•IP , 

The pick-up scene at a party is wiih verbal communication. ;t ..an do okay with the first finger and 
another example of nonverbal com- my of five things: it can repeat what thumb touching and the last three 
municalion. Two members of the is said verbally, substitute for it, fingers raised means “screw you” i£ 
opposite sex begin talking, complement or explain it, contradict many South American countries. Of 
Gradually they move closer together, jt, or emphasize it, depending on the age: clnldren rely much less on non* 
the pitch of their voice drops so that circumstances The same act can verbal communication than adults* 
they are carrying on an exclusive also mean several different things which is why Ihe subtle tones of sat- 
conversation. There is a lot of eye when put in different contexts; a casm (an element of vocalics) tie 
contact, many smiies, and casual smile can substitute for “hello when often misunderstood be youngster^! 
touches that increase in frequency as passing someone on the way to class. Or even, sex: women are better bo(6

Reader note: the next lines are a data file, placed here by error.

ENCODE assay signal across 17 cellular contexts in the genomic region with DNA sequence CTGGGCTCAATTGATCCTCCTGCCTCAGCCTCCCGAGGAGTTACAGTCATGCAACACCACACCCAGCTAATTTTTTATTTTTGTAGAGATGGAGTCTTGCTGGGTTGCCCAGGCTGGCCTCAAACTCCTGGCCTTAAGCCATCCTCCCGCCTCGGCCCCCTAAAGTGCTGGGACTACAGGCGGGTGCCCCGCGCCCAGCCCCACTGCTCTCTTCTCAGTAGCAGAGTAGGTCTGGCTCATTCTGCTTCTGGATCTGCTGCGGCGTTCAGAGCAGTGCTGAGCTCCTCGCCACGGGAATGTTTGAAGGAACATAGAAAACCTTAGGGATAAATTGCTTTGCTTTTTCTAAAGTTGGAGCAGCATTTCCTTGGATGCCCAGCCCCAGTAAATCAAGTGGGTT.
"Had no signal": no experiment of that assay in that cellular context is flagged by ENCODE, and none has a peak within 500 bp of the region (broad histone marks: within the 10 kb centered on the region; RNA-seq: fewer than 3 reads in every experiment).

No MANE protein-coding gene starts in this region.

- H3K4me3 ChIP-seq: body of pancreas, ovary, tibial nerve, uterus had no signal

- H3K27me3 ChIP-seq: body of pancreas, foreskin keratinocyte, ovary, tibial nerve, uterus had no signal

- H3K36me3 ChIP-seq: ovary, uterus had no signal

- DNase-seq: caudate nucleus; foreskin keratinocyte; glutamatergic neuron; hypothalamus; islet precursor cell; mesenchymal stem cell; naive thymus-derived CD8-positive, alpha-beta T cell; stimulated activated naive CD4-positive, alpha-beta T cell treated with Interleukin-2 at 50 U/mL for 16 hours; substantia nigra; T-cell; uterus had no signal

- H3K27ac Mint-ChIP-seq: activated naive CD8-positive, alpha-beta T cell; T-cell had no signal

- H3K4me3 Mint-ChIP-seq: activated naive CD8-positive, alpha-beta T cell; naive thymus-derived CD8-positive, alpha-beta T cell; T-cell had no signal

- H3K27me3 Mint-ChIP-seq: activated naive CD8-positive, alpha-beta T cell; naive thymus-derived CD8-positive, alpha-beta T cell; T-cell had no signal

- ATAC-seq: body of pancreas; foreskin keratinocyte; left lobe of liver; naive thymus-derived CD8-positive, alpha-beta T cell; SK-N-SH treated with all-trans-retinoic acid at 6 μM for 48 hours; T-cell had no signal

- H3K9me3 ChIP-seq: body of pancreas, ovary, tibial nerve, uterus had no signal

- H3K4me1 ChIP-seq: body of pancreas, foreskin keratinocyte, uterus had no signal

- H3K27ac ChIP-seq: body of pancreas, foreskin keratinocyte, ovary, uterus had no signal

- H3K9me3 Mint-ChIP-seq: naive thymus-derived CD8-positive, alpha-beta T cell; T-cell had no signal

they are positively received. And it can express pleasure, or it can ex- it sending and interpreting non-linj 


Or even, sex: women are better bo$i 
at sending and interpreting non-liaj 


there is a point where it just becomes press insecurity or even displeasure guislic messages titan men. 
known] either by the two individuals, depending on the subtleties included Many subtleties and complexities 
observers at large, or both,-that die m it. The nuances of nonverbal of nonverbal communication arc un- 
pick-up is inevitable. Although some communication make these gestures realized. So much of nonverbal 
of this activity is done in full aware- informative. communication takes place in oik 

ness, a good deal of it is subcon- Though some nonverbal coiranu- subconscious that we me unaware df 
scious and we do not even know why nication is universal, like laughing or many of the messag es we a re send- 
we do what we do. The whole situa- crying, most is not. Many differ- ing. And this kind of communication